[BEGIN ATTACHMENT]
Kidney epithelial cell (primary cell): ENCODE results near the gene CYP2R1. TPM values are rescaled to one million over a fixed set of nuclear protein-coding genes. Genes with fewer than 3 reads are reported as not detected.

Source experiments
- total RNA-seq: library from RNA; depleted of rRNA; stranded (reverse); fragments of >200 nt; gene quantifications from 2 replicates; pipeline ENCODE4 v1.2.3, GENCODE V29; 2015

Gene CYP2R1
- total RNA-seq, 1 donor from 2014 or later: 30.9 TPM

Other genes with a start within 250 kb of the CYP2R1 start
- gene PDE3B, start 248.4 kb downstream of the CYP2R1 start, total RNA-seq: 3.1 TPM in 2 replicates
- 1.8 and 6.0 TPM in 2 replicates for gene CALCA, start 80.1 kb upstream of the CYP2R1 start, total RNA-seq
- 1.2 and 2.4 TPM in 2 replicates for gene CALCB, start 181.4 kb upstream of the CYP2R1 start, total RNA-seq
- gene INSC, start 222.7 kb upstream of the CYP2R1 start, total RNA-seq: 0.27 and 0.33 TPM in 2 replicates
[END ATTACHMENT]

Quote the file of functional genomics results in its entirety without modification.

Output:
Kidney epithelial cell (primary cell): ENCODE results near the gene CYP2R1. TPM values are rescaled to one million over a fixed set of nuclear protein-coding genes. Genes with fewer than 3 reads are reported as not detected.

Source experiments
- total RNA-seq: library from RNA; depleted of rRNA; stranded (reverse); fragments of >200 nt; gene quantifications from 2 replicates; pipeline ENCODE4 v1.2.3, GENCODE V29; 2015

Gene CYP2R1
- total RNA-seq, 1 donor from 2014 or later: 30.9 TPM

Other genes with a start within 250 kb of the CYP2R1 start
- gene PDE3B, start 248.4 kb downstream of the CYP2R1 start, total RNA-seq: 3.1 TPM in 2 replicates
- 1.8 and 6.0 TPM in 2 replicates for gene CALCA, start 80.1 kb upstream of the CYP2R1 start, total RNA-seq
- 1.2 and 2.4 TPM in 2 replicates for gene CALCB, start 181.4 kb upstream of the CYP2R1 start, total RNA-seq
- gene INSC, start 222.7 kb upstream of the CYP2R1 start, total RNA-seq: 0.27 and 0.33 TPM in 2 replicates